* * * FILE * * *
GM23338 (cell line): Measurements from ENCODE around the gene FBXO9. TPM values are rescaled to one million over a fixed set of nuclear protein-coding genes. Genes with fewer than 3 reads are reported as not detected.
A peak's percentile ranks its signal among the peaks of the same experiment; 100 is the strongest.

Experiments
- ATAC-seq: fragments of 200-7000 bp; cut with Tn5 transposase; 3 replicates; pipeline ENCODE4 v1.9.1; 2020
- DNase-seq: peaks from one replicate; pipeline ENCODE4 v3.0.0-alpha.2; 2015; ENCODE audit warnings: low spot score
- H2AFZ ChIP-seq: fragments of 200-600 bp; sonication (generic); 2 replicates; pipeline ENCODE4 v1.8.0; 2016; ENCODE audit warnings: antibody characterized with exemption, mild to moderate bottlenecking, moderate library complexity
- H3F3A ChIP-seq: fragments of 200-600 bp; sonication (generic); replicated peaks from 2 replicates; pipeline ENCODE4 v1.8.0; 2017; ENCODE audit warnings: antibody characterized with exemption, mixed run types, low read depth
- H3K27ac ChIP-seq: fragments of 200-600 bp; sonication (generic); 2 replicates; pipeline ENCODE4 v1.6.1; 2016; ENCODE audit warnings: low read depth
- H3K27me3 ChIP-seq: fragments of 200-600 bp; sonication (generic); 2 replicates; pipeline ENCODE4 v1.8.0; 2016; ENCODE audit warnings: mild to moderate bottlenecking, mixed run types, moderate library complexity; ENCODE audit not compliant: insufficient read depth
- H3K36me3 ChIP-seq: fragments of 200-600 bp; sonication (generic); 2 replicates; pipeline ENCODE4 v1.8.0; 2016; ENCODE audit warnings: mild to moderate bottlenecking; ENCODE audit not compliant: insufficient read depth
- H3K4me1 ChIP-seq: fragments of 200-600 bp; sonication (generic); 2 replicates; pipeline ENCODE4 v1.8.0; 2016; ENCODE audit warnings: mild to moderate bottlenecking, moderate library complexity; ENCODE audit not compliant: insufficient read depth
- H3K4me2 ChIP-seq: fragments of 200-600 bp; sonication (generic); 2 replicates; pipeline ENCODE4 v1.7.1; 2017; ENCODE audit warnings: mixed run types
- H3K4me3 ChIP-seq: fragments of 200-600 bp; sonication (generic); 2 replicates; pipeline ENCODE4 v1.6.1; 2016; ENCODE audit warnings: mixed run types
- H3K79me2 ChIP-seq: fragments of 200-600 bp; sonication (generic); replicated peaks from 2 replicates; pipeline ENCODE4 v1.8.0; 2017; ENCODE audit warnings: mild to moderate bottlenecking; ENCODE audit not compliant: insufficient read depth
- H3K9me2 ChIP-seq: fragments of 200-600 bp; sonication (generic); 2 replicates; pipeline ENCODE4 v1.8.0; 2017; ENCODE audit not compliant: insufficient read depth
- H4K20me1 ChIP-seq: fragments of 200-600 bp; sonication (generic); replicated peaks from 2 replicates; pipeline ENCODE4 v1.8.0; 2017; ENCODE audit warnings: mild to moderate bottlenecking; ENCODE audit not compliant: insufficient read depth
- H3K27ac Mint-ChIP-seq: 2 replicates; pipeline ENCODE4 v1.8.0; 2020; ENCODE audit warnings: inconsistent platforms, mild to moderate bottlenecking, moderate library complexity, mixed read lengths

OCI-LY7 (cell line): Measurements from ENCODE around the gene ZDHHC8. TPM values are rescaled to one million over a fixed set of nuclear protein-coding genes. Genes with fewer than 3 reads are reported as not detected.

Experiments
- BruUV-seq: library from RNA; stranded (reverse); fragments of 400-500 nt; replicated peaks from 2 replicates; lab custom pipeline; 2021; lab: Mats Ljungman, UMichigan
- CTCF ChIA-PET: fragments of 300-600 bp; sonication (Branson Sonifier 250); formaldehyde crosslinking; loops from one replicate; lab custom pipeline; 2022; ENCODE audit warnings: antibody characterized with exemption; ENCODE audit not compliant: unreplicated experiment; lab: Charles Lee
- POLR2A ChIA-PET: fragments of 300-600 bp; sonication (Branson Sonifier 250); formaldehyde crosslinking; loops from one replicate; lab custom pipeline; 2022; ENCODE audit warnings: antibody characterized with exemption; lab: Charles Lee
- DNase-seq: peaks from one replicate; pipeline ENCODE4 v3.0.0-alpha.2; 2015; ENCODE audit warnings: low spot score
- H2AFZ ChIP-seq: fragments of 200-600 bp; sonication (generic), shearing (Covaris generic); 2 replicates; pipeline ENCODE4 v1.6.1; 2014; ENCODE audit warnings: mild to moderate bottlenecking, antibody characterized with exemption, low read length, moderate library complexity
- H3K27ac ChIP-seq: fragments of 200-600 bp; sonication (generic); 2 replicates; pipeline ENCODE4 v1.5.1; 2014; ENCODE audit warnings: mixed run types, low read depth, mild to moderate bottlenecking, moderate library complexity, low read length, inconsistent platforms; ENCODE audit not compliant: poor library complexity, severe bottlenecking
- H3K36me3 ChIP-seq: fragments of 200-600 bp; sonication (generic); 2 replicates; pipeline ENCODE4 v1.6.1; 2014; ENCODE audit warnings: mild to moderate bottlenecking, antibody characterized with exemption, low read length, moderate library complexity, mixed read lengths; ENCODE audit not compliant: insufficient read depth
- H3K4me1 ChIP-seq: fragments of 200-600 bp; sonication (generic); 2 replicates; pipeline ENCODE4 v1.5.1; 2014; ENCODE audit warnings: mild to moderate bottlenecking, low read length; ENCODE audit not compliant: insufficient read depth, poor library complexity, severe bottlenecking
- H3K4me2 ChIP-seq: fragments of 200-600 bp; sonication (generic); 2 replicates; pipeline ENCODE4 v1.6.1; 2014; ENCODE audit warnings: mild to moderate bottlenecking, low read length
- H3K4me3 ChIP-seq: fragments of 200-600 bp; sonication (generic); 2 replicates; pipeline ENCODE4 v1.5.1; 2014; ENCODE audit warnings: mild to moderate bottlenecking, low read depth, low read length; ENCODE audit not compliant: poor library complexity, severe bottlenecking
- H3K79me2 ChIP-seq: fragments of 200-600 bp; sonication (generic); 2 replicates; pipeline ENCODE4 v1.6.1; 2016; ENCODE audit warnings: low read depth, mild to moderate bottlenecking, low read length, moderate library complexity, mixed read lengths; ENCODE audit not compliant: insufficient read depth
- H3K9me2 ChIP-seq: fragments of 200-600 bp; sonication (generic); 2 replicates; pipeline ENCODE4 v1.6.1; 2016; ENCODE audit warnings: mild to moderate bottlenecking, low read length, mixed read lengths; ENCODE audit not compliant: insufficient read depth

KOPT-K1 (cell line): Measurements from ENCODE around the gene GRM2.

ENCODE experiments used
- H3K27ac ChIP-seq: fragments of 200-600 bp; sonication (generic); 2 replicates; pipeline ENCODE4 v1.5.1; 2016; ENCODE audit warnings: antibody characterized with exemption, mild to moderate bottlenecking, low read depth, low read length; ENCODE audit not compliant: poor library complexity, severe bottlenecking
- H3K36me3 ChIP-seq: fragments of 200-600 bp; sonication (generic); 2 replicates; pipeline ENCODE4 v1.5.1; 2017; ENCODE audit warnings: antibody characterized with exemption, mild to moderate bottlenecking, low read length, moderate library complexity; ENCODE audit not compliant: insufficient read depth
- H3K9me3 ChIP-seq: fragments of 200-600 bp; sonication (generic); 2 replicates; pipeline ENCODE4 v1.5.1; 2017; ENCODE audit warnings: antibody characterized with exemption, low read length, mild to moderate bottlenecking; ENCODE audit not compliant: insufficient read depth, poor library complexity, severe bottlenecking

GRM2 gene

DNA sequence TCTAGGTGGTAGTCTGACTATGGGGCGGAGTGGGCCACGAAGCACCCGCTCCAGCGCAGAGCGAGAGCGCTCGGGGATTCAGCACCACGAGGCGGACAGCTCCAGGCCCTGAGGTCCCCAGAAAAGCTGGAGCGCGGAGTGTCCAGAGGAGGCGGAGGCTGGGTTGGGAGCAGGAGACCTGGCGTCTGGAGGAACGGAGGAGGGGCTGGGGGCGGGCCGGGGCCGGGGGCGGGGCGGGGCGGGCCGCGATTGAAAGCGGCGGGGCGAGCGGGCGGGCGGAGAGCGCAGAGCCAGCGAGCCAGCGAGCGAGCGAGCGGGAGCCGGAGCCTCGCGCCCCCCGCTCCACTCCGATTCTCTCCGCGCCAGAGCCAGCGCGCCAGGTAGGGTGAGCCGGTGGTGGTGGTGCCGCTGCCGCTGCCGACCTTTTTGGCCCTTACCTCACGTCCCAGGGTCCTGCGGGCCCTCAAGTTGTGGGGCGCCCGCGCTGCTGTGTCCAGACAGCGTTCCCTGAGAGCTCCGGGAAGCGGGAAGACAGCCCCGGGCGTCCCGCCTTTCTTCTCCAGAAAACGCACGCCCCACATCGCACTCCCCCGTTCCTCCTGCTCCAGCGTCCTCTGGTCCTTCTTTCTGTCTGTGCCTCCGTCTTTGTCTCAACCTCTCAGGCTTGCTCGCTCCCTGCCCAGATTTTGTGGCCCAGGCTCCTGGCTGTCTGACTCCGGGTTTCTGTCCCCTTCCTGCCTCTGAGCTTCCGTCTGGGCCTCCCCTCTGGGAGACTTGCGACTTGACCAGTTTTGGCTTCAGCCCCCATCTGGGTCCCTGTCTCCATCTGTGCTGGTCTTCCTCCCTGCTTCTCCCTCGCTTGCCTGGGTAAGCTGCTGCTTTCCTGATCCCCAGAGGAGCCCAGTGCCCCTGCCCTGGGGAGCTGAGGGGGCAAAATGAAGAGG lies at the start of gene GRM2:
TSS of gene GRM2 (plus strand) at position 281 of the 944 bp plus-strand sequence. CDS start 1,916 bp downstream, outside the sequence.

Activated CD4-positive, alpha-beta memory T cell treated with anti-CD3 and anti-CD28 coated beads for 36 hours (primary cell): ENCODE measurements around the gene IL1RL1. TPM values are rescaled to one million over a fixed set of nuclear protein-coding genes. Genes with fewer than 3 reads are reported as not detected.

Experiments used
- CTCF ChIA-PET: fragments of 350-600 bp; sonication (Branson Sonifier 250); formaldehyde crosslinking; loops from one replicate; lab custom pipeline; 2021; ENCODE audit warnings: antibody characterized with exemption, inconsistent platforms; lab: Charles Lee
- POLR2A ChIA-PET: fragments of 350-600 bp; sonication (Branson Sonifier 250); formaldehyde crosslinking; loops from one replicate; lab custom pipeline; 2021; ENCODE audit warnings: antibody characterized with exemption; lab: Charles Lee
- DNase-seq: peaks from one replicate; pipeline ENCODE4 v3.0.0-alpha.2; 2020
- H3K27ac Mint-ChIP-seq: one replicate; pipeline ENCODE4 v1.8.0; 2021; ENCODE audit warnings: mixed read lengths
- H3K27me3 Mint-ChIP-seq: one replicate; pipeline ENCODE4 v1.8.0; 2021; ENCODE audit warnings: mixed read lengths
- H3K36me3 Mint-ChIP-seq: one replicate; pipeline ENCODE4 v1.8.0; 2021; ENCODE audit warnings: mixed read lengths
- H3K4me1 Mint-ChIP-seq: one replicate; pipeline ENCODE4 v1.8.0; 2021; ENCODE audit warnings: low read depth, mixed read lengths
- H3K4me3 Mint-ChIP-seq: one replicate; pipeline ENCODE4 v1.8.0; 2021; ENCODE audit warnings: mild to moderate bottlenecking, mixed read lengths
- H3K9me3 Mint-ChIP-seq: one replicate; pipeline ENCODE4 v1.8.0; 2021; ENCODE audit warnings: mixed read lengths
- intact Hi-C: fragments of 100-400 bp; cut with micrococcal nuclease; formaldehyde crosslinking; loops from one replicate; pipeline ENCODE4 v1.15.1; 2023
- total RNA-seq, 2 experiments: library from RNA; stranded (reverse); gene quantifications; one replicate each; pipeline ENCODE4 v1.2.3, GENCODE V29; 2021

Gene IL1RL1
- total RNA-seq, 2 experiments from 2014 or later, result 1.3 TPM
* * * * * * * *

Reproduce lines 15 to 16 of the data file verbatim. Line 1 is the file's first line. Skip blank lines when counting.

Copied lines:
- H3K9me2 ChIP-seq: fragments of 200-600 bp; sonication (generic); 2 replicates; pipeline ENCODE4 v1.8.0; 2017; ENCODE audit not compliant: insufficient read depth
- H4K20me1 ChIP-seq: fragments of 200-600 bp; sonication (generic); replicated peaks from 2 replicates; pipeline ENCODE4 v1.8.0; 2017; ENCODE audit warnings: mild to moderate bottlenecking; ENCODE audit not compliant: insufficient read depth